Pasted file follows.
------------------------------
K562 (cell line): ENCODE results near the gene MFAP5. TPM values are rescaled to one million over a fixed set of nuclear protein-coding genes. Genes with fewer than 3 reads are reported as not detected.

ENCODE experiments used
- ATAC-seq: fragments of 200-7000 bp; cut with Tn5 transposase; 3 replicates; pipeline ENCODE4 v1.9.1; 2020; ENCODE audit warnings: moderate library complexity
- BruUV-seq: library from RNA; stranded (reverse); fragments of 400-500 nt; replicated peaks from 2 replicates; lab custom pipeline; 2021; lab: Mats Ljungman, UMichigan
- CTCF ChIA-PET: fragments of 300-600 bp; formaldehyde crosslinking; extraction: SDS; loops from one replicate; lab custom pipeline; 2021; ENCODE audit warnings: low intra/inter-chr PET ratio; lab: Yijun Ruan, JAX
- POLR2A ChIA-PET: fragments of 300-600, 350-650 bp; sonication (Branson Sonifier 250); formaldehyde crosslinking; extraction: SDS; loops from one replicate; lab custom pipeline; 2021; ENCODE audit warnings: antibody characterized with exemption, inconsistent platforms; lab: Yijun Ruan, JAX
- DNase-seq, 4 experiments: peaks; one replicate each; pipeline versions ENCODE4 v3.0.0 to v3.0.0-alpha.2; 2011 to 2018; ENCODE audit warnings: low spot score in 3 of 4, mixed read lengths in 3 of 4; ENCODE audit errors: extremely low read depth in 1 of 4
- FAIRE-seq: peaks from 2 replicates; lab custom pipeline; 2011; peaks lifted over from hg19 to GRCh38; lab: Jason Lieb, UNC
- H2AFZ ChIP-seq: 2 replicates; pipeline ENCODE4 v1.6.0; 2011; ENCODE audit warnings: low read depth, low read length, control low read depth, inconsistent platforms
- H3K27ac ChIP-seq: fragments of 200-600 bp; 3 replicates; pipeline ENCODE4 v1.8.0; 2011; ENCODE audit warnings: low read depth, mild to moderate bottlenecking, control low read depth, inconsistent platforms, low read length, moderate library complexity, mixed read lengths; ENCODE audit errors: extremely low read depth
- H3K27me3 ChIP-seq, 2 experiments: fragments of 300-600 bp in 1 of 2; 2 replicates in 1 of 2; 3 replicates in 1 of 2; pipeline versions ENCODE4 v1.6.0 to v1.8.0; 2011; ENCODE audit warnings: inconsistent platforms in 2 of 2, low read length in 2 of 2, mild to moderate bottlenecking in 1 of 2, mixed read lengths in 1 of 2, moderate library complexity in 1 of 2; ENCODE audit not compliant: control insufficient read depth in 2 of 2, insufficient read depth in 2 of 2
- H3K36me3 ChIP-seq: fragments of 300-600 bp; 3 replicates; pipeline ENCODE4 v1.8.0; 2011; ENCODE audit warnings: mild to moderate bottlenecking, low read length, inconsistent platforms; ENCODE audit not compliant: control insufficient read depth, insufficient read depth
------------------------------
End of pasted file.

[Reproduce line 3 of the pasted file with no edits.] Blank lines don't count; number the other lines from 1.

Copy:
- ATAC-seq: fragments of 200-7000 bp; cut with Tn5 transposase; 3 replicates; pipeline ENCODE4 v1.9.1; 2020; ENCODE audit warnings: moderate library complexity